You know you're not really supposed to be poking and prodding at a pimple. But let's be honest: We all do it once in a while. And sometimes it can be pretty painful. So what's causing the hurt — and is there anything you can do to stop it?
To understand why pimples hurt, it helps to first get clear on what pimples actually are. These raised, red spots are blockages that develop when hair follicles on the skin get clogged with dead skin cells, oil or bacteria, according to the Mayo Clinic. And it's this blockage that can lead to discomfort.
Video of the Day
When bacteria or other gunk clog a pore, the result can be an infection. The immune system responds by attempting to fight off the infection, which causes the area to become red, swollen, inflamed and tender to the touch, explains Tashara Lester, FNP-C, a certified family nurse practitioner specializing in dermatology at U.S. Dermatology Partners in Dallas.
In some cases, the pimple might have a raised white center — a sign of pus underneath. But hard, raised pimples without pus can be tender too, according to the Cleveland Clinic.
How to Relieve Pimple Pain
Rule number one: Resist the urge to pick at or pop your pimple, Lester says. Squeezing will likely only make the pimple hurt more. Plus, it can increase the risk for infection (or make an existing one worse) and lead to scarring, says the American Academy of Dermatology (AAD).
Once you've committed to keeping those fingers away, try these simple, at-home steps. Often they're all that's needed to make a pimple less painful and help it clear up. Here's what you can do:
1. Start With Ice
"One can apply ice wrapped in a paper towel and apply it to the pimple for five to 10 minutes, with 15-minute breaks in between icing," Lester says. This will take down the swelling and the pain ASAP.
2. Apply Benzoyl Peroxide
Dab on an acne spot treatment containing 2 percent benzoyl peroxide, like Neutrogena On-The-Spot Acne Treatment ($8.89, Amazon.com). This can help kill the bacteria that causes acne, and in turn reduce inflammation and swelling, says Lester.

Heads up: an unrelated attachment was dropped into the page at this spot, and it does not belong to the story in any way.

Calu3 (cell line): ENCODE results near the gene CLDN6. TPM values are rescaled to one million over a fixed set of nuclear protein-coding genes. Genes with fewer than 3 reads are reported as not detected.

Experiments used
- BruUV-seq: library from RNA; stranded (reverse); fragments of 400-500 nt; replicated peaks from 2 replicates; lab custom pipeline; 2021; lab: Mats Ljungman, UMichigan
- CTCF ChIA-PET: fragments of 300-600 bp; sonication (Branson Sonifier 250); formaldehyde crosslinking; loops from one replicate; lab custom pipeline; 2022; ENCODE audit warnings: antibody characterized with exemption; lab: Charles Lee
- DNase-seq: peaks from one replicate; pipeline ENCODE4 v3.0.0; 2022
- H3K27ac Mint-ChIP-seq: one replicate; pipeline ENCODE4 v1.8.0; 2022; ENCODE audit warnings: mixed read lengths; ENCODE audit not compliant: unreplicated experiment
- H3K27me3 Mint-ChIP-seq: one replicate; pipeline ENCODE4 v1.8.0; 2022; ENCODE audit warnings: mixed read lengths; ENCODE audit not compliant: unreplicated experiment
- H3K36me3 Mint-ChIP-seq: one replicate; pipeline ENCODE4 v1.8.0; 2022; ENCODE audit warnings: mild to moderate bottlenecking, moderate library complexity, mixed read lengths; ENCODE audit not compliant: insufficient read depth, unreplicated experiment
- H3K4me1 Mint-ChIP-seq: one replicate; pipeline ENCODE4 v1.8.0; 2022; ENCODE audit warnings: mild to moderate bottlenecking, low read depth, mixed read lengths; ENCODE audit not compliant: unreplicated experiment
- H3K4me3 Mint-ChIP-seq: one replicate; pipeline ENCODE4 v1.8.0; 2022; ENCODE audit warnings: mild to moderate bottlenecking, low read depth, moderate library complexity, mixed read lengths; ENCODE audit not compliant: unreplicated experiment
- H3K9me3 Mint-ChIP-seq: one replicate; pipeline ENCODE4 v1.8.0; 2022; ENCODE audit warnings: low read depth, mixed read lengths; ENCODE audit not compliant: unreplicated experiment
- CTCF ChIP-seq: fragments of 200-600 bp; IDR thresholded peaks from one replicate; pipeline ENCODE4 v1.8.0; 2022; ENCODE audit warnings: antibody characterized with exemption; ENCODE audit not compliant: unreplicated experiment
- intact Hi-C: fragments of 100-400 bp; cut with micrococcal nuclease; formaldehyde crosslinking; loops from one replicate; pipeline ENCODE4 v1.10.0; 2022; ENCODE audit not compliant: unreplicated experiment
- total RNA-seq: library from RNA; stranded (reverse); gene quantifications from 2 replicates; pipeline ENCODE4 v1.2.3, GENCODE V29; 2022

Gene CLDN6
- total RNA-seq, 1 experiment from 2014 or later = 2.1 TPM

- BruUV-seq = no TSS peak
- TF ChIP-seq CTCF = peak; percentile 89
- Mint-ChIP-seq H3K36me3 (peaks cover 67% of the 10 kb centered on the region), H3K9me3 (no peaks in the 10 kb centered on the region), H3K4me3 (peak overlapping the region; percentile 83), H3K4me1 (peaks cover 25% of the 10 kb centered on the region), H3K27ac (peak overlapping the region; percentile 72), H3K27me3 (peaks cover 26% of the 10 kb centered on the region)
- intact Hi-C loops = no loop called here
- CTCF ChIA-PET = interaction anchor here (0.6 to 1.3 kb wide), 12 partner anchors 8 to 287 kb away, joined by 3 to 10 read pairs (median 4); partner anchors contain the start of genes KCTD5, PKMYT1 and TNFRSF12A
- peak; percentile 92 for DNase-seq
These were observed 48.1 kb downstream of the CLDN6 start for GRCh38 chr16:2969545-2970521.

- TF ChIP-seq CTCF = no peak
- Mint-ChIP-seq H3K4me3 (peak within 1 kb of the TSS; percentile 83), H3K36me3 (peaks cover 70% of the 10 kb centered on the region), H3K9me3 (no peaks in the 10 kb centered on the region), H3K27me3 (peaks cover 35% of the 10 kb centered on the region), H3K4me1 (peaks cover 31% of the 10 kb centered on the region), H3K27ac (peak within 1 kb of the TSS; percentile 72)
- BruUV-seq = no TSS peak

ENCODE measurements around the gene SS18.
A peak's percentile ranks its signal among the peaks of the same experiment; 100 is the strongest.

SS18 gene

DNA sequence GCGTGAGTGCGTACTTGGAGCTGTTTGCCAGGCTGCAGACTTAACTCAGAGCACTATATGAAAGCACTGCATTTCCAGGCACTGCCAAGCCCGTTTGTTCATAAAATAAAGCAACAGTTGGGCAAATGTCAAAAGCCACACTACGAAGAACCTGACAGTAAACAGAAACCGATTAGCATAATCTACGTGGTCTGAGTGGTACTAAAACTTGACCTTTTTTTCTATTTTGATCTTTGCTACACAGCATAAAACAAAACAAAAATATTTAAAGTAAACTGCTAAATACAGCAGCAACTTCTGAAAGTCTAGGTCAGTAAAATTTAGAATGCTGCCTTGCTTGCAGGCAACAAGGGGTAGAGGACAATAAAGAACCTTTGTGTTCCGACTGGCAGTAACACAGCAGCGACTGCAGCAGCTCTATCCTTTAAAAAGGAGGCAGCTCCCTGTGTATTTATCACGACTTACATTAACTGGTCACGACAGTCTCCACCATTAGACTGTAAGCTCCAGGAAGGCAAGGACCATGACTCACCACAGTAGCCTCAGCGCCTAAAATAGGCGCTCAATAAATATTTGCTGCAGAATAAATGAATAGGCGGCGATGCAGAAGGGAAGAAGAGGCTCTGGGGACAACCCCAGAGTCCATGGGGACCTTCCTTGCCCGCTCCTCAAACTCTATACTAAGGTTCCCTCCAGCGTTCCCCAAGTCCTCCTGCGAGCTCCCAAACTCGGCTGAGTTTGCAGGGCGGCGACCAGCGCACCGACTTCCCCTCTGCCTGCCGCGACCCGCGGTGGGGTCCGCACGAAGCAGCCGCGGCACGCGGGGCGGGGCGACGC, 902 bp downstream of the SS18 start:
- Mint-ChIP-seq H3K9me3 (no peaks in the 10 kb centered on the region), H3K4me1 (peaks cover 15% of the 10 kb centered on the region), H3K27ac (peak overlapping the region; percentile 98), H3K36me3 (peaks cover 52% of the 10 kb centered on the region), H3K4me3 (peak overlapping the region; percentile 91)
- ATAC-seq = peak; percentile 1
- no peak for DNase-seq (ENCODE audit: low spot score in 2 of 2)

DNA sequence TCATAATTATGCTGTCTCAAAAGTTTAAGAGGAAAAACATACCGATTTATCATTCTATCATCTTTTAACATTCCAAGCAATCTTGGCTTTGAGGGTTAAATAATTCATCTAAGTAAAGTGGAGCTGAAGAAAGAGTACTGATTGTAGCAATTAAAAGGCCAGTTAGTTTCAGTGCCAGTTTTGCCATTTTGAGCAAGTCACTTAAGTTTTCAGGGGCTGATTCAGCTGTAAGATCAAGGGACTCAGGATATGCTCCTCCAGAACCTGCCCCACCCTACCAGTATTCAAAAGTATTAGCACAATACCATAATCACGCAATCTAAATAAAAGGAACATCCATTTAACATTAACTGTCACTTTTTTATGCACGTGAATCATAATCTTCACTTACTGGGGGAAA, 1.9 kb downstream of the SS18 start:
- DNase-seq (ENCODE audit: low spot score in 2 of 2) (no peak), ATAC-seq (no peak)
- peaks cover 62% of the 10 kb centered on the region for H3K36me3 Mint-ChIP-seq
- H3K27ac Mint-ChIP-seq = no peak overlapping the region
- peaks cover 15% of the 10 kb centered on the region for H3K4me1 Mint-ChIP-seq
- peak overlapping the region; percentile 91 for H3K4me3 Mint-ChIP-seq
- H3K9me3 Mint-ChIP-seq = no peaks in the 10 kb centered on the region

3. Move on to Warm Compresses
Start applying a warm washcloth once you notice your pimple starting to form a white center. "Apply the compress for five to 10 minutes at a time, two to three times a day," Lester recommends.
When to See a Dermatologist for Painful Pimples
See a board-certified dermatologist if you've been dealing with painful pimples for more than a month and at-home or over-the-counter treatments aren't helping, Lester recommends. These could be signs of cystic acne, a severe type of inflammatory acne that can be difficult to treat at home.
Your doctor may opt to use a corticosteroid injection to quickly shrink the cyst or open up the cyst to drain it, the Cleveland Clinic says. They may also recommend trying prescription-strength topical creams to clear up smaller blemishes and help keep new ones from forming.
Is this an emergency? If you are experiencing serious medical symptoms, please see the National Library of Medicine’s list of signs you need emergency medical attention or call 911.